Because Your Husband is Your Supreme God!
by Rita Banerji
Today all over India, married Hindu women merrily starve themselves of food and water, from sunrise to sunset, to ensure that the gods will give their husbands a long and healthy life. At sun-down the women view the moon through a kitchen sieve before they break their fast. This is the festival of Karva Chauth.
And here’s the reason behind this festival in a nutshell:
A married woman is called Sumangala [The fortunate one; the bringer of good luck].
A widow is called Amangala [the unfortunate one; the bringer of bad luck].
In fact the widow is considered such bad luck that she’s shunned from wedding and other ceremonies, barred from certain temples and places, just in case her ‘bad luck’ rubs off on other people. Till a few years ago, the families would just do away with this ‘bad luck’ by burning her alive on her dead husband’s funeral pyre – a custom called sati. There still are occasional incidents of ‘sati.’ But by and large, the families just throw the widows out onto the streets after usurping their property. There are two towns in central India where more than 40,000 such widows live in conditions of absolute poverty![for more click here]
Yet what perhaps is more amazing is the great excitement with which women – even modern, educated, professional women, continue to embrace this festival! In fact it is like a fashion statement among the high profile celebrities with Bollywood actors sending out wishes on social media!
India’s modern, gizmo crazy market is happily marketing this misogyny. There’s a new application for smart phones that busy, professional women can use in place of a sieve if kitchen-ware is not handy in their executive offices during office hours!
The businesses also realize they can bring in more sexist revenue by expanding their customer base. Since girls watching their mothers starve for their fathers think it is such a fun and attractive tradition, why don’t they just start early? Like this article suggests “A lot of girls fasting for their boyfriends will be switching to the app – it’s easier to tell your mom you’re clicking the moon than saying you were fasting for your next-door neighbour boyfriend.”
Yet, there are no issues with being a widower. His family immediately gets busy finding another bride for him. There are also no issues with brides being abused, tortured and killed in the thousands for dowry.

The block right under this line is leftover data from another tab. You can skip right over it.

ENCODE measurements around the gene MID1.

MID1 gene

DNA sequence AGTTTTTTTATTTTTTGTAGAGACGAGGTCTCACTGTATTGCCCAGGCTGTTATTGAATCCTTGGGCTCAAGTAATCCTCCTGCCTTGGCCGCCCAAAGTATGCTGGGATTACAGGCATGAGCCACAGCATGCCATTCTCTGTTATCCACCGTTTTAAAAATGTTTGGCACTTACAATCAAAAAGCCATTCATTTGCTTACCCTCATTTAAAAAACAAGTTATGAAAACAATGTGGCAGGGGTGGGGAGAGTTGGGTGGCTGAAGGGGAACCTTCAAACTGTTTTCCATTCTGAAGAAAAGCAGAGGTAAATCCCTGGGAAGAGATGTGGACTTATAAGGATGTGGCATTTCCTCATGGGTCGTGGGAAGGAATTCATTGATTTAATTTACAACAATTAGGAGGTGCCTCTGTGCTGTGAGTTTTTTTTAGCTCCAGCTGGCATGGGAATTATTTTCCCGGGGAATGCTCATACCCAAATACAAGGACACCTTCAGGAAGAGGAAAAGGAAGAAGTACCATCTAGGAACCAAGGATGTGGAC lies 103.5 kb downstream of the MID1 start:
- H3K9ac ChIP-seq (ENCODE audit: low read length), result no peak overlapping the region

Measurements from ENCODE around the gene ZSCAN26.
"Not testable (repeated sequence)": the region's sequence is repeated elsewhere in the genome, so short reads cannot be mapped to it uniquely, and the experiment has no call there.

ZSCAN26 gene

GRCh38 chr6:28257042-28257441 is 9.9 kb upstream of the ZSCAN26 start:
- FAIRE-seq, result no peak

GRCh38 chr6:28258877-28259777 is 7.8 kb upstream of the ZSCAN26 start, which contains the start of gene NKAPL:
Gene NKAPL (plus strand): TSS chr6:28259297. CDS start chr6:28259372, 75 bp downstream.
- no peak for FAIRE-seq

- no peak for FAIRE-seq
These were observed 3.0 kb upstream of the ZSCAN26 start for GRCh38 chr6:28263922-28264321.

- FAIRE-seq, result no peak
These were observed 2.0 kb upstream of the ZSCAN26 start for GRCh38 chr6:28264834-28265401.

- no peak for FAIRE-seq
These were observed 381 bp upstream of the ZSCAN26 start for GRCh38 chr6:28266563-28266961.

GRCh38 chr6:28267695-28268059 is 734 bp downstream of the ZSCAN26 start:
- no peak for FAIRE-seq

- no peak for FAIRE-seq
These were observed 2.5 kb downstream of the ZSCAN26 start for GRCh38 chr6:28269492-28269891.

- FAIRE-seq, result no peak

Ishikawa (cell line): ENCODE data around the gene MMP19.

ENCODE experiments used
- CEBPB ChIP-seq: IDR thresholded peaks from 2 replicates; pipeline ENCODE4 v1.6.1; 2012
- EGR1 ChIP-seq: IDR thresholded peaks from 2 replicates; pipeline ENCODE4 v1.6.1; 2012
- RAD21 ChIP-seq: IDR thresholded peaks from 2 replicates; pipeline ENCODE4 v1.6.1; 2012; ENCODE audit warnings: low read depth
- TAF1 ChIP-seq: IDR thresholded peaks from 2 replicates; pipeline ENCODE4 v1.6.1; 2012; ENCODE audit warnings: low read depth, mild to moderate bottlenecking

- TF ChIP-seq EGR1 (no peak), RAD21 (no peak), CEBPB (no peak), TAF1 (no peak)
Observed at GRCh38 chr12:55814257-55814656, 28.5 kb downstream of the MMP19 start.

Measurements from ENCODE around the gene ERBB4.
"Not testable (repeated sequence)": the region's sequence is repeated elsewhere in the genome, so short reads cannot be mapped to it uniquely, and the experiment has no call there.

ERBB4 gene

Where lies the root of this misogyny?
I believe in the heart of the Hindu religion. There is no other religion on earth, that puts a man at par with god! A Hindu woman is told by her religion: “Your husband is Parmeshar [the Supreme God.]”
The Hindu scriptures known as the ‘Laws of Manu’ have this advice for women:
A girl, a young woman, or even an old woman should not do anything independently, even in her own house. In childhood a woman should be under her father’s control, in youth under her husband’s, and when her husband is dead, under her sons’. She should not have independence. A woman should not try to separate herself from her father, her husband, or her sons, for her separation from them would make both her own and her husband’s families contemptible. She should always be cheerful, and clever at household affairs; she should keep her utensils well polished and not have too free a hand in spending. When her father, or her brother with her father’s permission, gives her to someone [in marriage], she should obey that man while he is alive and not violate her vow to him [even] when he is dead. A virtuous wife should constantly serve her husband like a god, even if he behaves badly, freely indulges his lust, and is devoid of any good qualities […] It is because a wife obeys her husband that she is exalted in heaven.
ABOUT THE WRITER
Rita Banerji is an author and gender activist, and the founder ofThe 50 Million Missing Campaign to end India’s female genocide. Her book ‘Sex and Power: Defining History Shaping Societies,‘ is a historical and social look at how the relationship between gender and power in India has led to the ongoing female gendercide. Her website iswww.ritabanerji.com She blogs at Revolutions in my Space and tweets at@Rita_Banerji
ABOUT THE PHOTOGRAPHER: This photo is by Lady Tetsu who is a supporting member of The 50 Million Missing Campaign’s Photographers Group on Flickr which is supported by more than 2400 photographers from around the world. To see more of each of her works, please click here.